Posted 17 June 2008 - 07:25 AM
Everyone -- critics and readers included -- who has or learns of a bad service experience at a restaurant gives in to the human instinct to generalize from it. But an accurate statistical model doesn't.
If we assume that every restaurant -- even a four-star restaurant -- has incidents of bad service (for the purposes of a mathematical model let's divide service instances into "good" and "bad," though reality is probably closer to a point system, say 1 to 10) then every restaurant has what we could call a "service failure rate." Let's say a busy restaurant with 150 seats has 50 tables (average table size in a lot of restaurants works out to 3 and change, I believe) and does 3 sittings at dinner and 1 at lunch. That's 200 tables served per day. Assuming a 6-day week and some holiday closings we're looking at maybe 300 days of service. So that's 60,000 tables served per year, or 5,000 per month.
Just to make this simple, let's define our "period" as a month. Out of those 5,000 tables served in a month, how many are likely to experience service failure? At a restaurant with a superb service team, the number could be pretty low, maybe just a couple of tables a day. Having spent many a full service in restaurants that have won every good-service award, I can say with confidence that it's almost unheard of for a service to go by without some unfortunate disaster or another unfolding. But let's be exceedingly conservative and say the service failure rate for the period (one month) at our hypothetical three- or four-star-level restaurant with excellent service is 50.
Now let's say that at a two-star-level restaurant the service failure rate is 150 for the period. Triple the other restaurant's service failure rate, assuming same size and number of sittings. In other words we're defining -- just for the sake of this model -- three/four-star service as a service failure rate of 50/5,000 and two-star service as a service failure rate of 150/5,000. And the one-star rate, let's call that 500. Of course this oversimplifies, but it's useful for the illustration.
Okay, so as a visitor taking a random sampling, how many visits do I need to make in order to tell whether a restaurant has a three/four-star service failure rate, a two-star service failure rate, or a one-star service failure rate? I think we can all agree without resort to any high-level math that 1 instance of service failure has no bearing whatsoever on predicting whether we've just dined in a restaurant with a service failure rate of 50, 150 or 500. How about 2 or 3 instances? The one mathematician I asked said: "Unless the good restaurant failure rate predicts less failures than the number of critics visits, not sure how you could assess differences in the rates from that small number. If the good rate predicts less than 2 bad nights per period and you observe 2 or 3, maybe you can sort of say something. But if good rate predicts 35 bad nights and bad rate predicts 70 bad nights, and you observe 3 bad nights, I don't think you can statistically classify into good or bad." Feel free to dispute that, but it makes sense to me.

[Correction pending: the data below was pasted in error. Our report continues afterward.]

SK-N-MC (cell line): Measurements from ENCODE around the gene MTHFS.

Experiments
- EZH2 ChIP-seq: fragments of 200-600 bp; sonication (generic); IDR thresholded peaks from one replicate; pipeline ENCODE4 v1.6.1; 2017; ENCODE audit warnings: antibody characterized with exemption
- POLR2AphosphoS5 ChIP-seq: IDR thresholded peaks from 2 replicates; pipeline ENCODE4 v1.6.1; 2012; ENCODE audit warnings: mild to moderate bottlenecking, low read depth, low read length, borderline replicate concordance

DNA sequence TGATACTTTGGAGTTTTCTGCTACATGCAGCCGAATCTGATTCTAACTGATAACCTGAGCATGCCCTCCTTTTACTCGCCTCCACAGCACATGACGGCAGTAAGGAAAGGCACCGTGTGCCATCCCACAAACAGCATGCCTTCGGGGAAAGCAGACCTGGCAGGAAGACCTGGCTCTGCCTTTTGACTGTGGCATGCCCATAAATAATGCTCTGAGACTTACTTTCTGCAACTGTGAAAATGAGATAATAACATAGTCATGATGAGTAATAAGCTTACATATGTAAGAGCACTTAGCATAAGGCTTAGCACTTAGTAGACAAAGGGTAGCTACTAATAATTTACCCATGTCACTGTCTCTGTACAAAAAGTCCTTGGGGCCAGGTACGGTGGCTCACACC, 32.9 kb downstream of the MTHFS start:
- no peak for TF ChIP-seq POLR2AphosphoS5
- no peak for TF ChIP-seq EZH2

All the same modeling can be applied to certain aspects of food preparation. For example when critics write that such-and-such is "consistently" overcooked, they simply are not rendering a mathematically meaningful judgment as to consistency. Again, if there's an overcooking rate of X per Y at the best restaurant and Z per Y at a mediocre one, your visits at least need to approach X before you can distinguish between the best and the mediocre on the consistency point. No critic makes anything near that number of visits.
As I've said before, if you want to judge consistency, use a mechanism like Zagat but with a more serious approach. When you get 1,000 people responding, you get some meaningful numbers on the consistency point. Critics shouldn't be in the business of judging consistency -- it's mathematically not possible for them to do so -- so they should focus on higher-level issues that don't depend on a false concept of consistency. Which is exactly what other arts critics do.